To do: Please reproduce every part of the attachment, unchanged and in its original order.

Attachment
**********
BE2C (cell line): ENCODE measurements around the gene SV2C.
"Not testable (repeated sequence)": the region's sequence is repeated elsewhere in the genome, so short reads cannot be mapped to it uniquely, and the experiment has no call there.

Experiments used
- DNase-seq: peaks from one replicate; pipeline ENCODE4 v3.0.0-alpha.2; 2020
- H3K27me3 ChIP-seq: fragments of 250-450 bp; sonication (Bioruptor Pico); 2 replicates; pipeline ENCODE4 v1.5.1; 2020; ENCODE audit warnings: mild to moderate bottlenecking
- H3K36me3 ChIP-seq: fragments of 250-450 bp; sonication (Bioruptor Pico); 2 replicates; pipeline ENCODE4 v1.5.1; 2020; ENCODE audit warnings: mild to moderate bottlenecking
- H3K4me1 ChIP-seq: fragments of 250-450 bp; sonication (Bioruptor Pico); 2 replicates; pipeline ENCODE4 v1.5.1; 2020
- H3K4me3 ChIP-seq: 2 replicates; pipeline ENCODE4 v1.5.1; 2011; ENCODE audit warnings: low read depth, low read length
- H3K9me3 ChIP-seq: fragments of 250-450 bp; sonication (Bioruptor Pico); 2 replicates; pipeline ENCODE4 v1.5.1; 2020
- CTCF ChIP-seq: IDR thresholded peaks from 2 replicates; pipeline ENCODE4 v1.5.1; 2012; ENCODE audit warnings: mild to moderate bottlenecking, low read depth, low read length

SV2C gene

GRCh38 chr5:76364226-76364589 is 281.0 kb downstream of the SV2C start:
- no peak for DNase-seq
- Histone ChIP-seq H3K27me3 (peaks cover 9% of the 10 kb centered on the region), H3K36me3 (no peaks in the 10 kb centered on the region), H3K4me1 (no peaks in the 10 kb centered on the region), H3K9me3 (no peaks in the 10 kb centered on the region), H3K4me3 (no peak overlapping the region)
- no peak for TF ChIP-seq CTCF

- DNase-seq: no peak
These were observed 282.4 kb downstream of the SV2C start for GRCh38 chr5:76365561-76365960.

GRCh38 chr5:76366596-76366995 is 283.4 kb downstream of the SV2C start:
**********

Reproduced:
BE2C (cell line): ENCODE measurements around the gene SV2C.
"Not testable (repeated sequence)": the region's sequence is repeated elsewhere in the genome, so short reads cannot be mapped to it uniquely, and the experiment has no call there.

Experiments used
- DNase-seq: peaks from one replicate; pipeline ENCODE4 v3.0.0-alpha.2; 2020
- H3K27me3 ChIP-seq: fragments of 250-450 bp; sonication (Bioruptor Pico); 2 replicates; pipeline ENCODE4 v1.5.1; 2020; ENCODE audit warnings: mild to moderate bottlenecking
- H3K36me3 ChIP-seq: fragments of 250-450 bp; sonication (Bioruptor Pico); 2 replicates; pipeline ENCODE4 v1.5.1; 2020; ENCODE audit warnings: mild to moderate bottlenecking
- H3K4me1 ChIP-seq: fragments of 250-450 bp; sonication (Bioruptor Pico); 2 replicates; pipeline ENCODE4 v1.5.1; 2020
- H3K4me3 ChIP-seq: 2 replicates; pipeline ENCODE4 v1.5.1; 2011; ENCODE audit warnings: low read depth, low read length
- H3K9me3 ChIP-seq: fragments of 250-450 bp; sonication (Bioruptor Pico); 2 replicates; pipeline ENCODE4 v1.5.1; 2020
- CTCF ChIP-seq: IDR thresholded peaks from 2 replicates; pipeline ENCODE4 v1.5.1; 2012; ENCODE audit warnings: mild to moderate bottlenecking, low read depth, low read length

SV2C gene

GRCh38 chr5:76364226-76364589 is 281.0 kb downstream of the SV2C start:
- no peak for DNase-seq
- Histone ChIP-seq H3K27me3 (peaks cover 9% of the 10 kb centered on the region), H3K36me3 (no peaks in the 10 kb centered on the region), H3K4me1 (no peaks in the 10 kb centered on the region), H3K9me3 (no peaks in the 10 kb centered on the region), H3K4me3 (no peak overlapping the region)
- no peak for TF ChIP-seq CTCF

- DNase-seq: no peak
These were observed 282.4 kb downstream of the SV2C start for GRCh38 chr5:76365561-76365960.

GRCh38 chr5:76366596-76366995 is 283.4 kb downstream of the SV2C start: